Don’t expect Southwest to abandon its popular policy of checking two bags at no extra charge anytime soon.
Although many industry pundits have been speculating about how much more revenue Southwest would take in by charging the standard $25 a bag, I’ve been speculating that Southwest might suffer more in lost customers than it would gain in additional fees. Happily, Southwes’s CEO confirmed that suspicion: In a recent shareholder meeting, he said that, overall, dropping the no-charge bag policy would cost the airline a net of about $1 billion a year.
Never doubt that Southwest studies the question intensively, along with the similar question of whether to impose change fees. And my guess is that, at least so far, the results show that the airline does better keeping its current popular policies than mimicking the misbegotten policies of the other carriers. I also guess that JetBlue makes similar studies—and I hope that those studies come to the same conclusions as Southwest’s: People like the idea of a no-charge checked bag.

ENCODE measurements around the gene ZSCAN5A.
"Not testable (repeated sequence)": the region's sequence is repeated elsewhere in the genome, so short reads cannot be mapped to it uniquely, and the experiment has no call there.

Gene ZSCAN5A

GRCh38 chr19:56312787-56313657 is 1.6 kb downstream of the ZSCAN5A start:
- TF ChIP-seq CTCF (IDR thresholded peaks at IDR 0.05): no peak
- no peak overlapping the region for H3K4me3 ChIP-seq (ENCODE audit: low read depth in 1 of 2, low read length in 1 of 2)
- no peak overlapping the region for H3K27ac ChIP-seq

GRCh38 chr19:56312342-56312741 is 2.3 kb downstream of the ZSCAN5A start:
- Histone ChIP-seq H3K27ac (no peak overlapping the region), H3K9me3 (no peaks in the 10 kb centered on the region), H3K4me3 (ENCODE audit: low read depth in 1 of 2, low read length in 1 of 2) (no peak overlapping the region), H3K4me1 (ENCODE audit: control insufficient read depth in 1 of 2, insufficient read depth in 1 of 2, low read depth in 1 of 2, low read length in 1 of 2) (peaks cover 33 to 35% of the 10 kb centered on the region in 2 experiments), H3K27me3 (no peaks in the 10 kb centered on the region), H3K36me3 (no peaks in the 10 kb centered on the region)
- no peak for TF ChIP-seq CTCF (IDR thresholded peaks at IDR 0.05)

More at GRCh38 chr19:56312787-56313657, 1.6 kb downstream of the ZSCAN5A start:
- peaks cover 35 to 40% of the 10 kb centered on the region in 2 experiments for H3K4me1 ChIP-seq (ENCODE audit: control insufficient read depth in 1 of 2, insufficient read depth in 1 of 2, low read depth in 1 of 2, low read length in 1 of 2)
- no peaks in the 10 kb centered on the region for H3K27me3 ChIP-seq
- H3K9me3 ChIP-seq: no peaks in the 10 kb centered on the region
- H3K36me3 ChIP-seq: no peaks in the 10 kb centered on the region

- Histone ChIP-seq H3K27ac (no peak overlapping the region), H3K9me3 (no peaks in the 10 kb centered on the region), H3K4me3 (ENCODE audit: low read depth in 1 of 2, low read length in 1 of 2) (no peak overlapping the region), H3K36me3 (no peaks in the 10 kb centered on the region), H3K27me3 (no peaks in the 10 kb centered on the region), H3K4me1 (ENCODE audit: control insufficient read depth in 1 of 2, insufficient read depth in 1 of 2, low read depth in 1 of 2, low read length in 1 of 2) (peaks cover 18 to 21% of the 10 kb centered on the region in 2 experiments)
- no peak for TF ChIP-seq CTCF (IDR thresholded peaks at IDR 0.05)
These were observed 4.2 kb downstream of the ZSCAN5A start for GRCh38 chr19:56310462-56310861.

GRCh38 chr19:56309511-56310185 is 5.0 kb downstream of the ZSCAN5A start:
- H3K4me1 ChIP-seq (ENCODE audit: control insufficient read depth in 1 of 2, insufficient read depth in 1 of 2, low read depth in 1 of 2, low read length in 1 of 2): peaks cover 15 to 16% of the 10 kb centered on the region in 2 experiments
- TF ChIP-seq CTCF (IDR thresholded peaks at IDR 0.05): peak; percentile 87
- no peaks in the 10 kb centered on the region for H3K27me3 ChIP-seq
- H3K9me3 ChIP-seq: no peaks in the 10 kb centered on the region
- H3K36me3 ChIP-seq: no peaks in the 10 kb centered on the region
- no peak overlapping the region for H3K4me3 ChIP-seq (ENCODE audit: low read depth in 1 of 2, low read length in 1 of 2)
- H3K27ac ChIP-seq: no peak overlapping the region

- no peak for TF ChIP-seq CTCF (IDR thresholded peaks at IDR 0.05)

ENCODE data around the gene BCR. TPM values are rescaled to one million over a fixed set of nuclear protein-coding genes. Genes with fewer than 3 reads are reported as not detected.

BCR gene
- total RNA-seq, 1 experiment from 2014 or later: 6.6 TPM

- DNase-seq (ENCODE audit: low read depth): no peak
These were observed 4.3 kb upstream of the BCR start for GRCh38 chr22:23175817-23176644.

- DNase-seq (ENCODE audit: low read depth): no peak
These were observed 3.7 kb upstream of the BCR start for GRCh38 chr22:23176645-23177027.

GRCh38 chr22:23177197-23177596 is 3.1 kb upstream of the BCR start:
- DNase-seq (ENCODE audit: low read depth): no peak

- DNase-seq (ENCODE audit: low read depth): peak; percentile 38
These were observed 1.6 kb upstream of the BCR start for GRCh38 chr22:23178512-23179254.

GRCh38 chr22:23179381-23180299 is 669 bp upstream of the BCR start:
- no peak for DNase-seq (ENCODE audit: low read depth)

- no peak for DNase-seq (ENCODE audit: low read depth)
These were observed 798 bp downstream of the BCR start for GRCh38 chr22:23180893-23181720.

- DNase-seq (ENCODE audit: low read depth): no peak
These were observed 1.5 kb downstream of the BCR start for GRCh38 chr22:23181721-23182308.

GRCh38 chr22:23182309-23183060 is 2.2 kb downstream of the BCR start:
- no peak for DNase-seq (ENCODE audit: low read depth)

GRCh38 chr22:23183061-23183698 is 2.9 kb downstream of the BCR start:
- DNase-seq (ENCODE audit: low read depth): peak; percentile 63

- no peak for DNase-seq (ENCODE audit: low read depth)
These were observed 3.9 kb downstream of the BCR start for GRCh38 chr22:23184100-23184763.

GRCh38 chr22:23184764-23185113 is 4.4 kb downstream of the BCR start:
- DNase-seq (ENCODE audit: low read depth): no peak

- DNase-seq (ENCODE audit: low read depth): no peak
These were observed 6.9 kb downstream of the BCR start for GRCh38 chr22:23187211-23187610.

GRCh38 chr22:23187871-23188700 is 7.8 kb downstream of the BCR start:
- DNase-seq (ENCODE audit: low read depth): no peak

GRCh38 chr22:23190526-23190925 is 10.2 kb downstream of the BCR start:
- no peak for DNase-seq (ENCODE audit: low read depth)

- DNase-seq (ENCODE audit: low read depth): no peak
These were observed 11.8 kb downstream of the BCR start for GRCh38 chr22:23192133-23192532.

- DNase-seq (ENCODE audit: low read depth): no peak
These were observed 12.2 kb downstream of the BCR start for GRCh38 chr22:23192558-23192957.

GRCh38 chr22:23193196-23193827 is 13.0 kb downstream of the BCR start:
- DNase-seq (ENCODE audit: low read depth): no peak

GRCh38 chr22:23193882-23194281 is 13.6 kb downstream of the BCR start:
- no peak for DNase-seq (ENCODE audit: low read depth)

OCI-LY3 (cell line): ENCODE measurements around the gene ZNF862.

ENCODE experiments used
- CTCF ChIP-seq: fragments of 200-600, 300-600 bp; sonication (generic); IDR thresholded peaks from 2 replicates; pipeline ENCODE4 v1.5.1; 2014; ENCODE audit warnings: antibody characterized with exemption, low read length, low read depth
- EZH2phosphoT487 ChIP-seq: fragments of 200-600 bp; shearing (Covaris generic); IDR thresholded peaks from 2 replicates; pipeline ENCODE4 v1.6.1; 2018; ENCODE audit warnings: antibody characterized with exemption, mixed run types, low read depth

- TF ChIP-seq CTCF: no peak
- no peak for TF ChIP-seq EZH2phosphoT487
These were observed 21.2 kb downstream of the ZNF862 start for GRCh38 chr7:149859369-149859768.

Although nominally classed as low-fare airlines, JetBlue and Southwest seldom offer substantial fare advantages over their big competitors. Instead, they succeed, at least in part, by being different. Both consistently outpoint the other airlines on customer satisfaction surveys, and their management teams seem to have made the connection between high ratings and consumer-friendly fee policies.
Let’s hope it stays that way.
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